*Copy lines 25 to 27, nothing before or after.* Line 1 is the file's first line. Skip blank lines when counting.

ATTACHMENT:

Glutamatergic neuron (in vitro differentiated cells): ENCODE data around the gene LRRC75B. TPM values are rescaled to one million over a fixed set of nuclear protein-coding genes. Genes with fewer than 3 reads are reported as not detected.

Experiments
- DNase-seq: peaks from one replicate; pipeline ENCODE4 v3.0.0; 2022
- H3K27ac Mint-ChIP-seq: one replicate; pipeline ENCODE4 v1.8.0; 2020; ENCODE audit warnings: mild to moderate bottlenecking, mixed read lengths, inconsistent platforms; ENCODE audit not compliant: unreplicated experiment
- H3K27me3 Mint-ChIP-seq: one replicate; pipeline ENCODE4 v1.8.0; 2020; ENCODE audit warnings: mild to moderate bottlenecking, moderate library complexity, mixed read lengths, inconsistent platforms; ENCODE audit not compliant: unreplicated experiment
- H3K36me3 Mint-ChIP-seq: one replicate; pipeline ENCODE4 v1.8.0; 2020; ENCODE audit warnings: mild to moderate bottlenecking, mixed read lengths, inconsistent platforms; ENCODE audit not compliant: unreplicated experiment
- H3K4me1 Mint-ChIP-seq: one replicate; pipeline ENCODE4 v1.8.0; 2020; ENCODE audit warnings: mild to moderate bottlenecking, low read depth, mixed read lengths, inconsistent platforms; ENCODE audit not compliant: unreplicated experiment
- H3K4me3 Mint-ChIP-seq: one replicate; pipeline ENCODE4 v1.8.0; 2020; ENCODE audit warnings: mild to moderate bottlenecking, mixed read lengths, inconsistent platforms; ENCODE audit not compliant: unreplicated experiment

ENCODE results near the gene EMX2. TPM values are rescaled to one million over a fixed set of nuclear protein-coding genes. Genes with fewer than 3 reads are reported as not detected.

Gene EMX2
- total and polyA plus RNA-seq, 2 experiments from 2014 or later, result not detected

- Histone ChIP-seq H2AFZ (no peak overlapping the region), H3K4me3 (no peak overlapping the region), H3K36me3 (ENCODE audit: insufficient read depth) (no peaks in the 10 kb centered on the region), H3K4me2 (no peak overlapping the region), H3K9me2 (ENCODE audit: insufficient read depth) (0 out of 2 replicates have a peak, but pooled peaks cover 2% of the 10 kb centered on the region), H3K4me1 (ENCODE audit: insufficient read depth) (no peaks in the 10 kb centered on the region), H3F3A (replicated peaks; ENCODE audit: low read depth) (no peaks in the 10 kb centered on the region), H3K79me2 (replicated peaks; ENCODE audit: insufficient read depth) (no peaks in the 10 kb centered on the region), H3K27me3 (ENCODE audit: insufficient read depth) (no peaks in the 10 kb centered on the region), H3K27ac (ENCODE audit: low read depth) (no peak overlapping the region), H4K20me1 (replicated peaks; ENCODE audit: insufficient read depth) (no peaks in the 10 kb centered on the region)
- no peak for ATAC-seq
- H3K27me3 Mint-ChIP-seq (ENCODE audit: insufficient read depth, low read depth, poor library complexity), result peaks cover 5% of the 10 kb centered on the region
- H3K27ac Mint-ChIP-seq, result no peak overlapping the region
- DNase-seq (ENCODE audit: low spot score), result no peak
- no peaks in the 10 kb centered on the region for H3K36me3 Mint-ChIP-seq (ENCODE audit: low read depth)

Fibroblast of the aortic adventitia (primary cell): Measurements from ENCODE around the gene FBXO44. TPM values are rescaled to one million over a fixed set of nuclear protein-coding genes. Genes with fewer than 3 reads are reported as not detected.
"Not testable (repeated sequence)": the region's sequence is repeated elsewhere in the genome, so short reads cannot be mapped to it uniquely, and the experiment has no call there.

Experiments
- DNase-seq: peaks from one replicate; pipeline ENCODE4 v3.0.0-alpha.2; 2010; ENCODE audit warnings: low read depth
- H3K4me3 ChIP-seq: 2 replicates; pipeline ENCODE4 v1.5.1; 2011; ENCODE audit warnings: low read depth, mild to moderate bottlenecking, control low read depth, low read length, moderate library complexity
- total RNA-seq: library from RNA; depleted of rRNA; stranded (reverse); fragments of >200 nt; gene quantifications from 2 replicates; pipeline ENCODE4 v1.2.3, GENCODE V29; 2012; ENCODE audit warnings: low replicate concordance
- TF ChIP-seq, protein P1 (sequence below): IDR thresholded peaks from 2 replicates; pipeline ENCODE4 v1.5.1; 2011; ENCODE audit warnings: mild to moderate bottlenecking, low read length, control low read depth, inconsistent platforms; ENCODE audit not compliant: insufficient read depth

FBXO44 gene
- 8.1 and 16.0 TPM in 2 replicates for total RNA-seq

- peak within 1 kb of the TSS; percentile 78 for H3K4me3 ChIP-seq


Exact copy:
FBXO44 gene
- 8.1 and 16.0 TPM in 2 replicates for total RNA-seq

- peak within 1 kb of the TSS; percentile 78 for H3K4me3 ChIP-seq